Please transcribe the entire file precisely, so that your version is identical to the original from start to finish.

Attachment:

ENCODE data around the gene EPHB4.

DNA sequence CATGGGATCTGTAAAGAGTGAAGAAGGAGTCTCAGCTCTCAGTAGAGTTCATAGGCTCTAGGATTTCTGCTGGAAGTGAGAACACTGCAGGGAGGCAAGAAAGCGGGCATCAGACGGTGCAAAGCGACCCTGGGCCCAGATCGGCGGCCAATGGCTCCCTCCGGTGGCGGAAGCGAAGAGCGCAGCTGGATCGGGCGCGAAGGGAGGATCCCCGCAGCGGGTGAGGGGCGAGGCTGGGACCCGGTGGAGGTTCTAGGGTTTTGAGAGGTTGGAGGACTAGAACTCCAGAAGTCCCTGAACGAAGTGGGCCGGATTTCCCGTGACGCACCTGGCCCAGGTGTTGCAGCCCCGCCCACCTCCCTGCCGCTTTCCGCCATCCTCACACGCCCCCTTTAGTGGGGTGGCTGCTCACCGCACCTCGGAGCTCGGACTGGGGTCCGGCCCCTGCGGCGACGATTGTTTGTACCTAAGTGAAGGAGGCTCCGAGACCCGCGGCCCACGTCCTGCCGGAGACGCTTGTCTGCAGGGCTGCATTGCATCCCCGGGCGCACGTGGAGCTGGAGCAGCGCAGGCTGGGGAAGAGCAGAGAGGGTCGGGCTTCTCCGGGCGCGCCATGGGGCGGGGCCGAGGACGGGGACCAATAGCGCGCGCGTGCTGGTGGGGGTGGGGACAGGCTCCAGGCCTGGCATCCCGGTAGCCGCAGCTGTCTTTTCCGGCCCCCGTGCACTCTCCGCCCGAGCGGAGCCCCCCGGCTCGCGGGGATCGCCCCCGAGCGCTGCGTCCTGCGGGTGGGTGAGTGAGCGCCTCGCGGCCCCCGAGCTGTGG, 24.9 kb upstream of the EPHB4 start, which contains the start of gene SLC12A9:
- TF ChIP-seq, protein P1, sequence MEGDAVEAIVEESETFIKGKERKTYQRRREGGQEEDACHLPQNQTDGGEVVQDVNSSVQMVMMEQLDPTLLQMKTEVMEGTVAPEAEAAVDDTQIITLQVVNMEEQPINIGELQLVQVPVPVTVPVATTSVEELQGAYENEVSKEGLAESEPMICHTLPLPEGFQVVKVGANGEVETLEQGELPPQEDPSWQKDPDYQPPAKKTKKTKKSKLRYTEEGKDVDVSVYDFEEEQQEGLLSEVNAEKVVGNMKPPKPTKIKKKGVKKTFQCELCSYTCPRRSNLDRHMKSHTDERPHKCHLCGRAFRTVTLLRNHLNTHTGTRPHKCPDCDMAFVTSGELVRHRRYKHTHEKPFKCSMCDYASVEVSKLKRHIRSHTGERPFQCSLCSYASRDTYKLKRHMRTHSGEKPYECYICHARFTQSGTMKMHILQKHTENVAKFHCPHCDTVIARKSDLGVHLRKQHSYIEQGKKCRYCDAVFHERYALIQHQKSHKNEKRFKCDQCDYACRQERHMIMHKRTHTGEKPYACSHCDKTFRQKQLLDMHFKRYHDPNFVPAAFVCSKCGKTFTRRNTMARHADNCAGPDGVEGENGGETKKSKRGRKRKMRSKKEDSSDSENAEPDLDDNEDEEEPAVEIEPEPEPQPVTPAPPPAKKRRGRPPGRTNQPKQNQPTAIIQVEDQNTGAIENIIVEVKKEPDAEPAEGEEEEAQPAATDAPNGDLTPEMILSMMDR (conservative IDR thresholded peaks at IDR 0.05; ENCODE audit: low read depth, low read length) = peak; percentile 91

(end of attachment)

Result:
ENCODE data around the gene EPHB4.

DNA sequence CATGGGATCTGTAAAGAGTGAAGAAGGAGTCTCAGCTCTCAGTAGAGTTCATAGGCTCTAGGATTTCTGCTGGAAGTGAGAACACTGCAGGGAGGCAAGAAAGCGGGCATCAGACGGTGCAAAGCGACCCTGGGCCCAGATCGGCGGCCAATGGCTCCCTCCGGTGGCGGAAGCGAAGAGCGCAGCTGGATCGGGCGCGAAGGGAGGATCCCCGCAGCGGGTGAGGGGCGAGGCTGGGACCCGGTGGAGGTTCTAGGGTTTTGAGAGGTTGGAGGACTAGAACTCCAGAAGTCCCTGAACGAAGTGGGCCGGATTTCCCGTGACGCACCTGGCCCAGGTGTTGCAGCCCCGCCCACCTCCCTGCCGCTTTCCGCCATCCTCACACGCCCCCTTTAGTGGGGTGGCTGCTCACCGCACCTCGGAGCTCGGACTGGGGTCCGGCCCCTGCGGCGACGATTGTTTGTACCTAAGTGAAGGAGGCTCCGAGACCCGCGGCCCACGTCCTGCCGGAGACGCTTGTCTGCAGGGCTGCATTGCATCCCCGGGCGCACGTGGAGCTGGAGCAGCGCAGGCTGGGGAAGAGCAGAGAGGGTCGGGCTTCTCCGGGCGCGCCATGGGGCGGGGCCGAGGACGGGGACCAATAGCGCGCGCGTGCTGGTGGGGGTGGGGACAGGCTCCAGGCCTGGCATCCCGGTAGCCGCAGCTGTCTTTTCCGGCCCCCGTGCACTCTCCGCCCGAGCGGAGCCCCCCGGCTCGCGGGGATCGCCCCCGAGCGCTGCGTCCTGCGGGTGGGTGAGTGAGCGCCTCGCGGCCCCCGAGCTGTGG, 24.9 kb upstream of the EPHB4 start, which contains the start of gene SLC12A9:
- TF ChIP-seq, protein P1, sequence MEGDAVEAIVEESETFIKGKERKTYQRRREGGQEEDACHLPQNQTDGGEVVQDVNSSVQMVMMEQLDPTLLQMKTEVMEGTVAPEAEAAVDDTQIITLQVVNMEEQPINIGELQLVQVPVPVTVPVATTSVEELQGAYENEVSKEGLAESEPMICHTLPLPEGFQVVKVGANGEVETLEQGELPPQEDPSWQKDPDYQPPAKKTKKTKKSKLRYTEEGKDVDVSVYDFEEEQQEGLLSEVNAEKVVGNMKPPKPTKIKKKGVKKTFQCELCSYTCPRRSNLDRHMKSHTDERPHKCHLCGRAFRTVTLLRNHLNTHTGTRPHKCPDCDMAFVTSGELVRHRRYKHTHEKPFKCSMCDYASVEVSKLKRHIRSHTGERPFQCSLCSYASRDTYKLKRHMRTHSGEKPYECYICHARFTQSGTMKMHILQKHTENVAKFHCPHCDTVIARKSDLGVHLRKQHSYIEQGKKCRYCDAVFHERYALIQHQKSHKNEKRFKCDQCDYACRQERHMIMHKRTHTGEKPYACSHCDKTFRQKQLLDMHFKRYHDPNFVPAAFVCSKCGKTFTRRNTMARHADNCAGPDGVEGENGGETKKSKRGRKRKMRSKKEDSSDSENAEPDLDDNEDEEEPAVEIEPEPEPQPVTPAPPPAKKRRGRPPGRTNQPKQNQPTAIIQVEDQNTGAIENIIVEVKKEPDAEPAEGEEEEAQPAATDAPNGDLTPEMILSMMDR (conservative IDR thresholded peaks at IDR 0.05; ENCODE audit: low read depth, low read length) = peak; percentile 91